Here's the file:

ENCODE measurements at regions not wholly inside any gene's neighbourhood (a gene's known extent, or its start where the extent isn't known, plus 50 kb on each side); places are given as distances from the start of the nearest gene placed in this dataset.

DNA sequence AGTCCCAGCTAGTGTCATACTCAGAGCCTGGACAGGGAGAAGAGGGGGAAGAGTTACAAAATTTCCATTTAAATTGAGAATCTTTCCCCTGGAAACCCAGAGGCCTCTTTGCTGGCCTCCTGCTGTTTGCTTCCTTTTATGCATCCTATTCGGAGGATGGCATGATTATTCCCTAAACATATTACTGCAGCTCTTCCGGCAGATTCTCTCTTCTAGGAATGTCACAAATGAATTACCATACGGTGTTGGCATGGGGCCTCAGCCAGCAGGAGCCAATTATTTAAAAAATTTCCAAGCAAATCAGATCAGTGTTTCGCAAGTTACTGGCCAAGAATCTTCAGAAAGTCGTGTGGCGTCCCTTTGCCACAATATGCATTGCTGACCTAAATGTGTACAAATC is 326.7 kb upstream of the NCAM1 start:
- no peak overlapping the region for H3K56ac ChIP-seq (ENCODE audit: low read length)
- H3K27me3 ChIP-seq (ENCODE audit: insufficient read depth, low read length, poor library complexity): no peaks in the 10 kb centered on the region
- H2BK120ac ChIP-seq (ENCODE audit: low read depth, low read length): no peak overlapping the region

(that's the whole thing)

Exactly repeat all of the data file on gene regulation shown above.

ENCODE measurements at regions not wholly inside any gene's neighbourhood (a gene's known extent, or its start where the extent isn't known, plus 50 kb on each side); places are given as distances from the start of the nearest gene placed in this dataset.

DNA sequence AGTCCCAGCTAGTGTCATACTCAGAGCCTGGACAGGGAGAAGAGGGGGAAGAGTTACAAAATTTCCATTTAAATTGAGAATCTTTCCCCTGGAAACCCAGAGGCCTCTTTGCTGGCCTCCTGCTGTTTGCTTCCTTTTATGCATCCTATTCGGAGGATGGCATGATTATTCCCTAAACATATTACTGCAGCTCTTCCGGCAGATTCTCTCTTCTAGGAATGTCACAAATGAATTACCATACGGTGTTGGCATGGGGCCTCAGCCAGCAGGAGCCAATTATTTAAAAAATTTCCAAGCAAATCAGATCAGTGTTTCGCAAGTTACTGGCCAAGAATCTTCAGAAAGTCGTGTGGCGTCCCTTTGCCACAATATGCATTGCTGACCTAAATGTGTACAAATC is 326.7 kb upstream of the NCAM1 start:
- no peak overlapping the region for H3K56ac ChIP-seq (ENCODE audit: low read length)
- H3K27me3 ChIP-seq (ENCODE audit: insufficient read depth, low read length, poor library complexity): no peaks in the 10 kb centered on the region
- H2BK120ac ChIP-seq (ENCODE audit: low read depth, low read length): no peak overlapping the region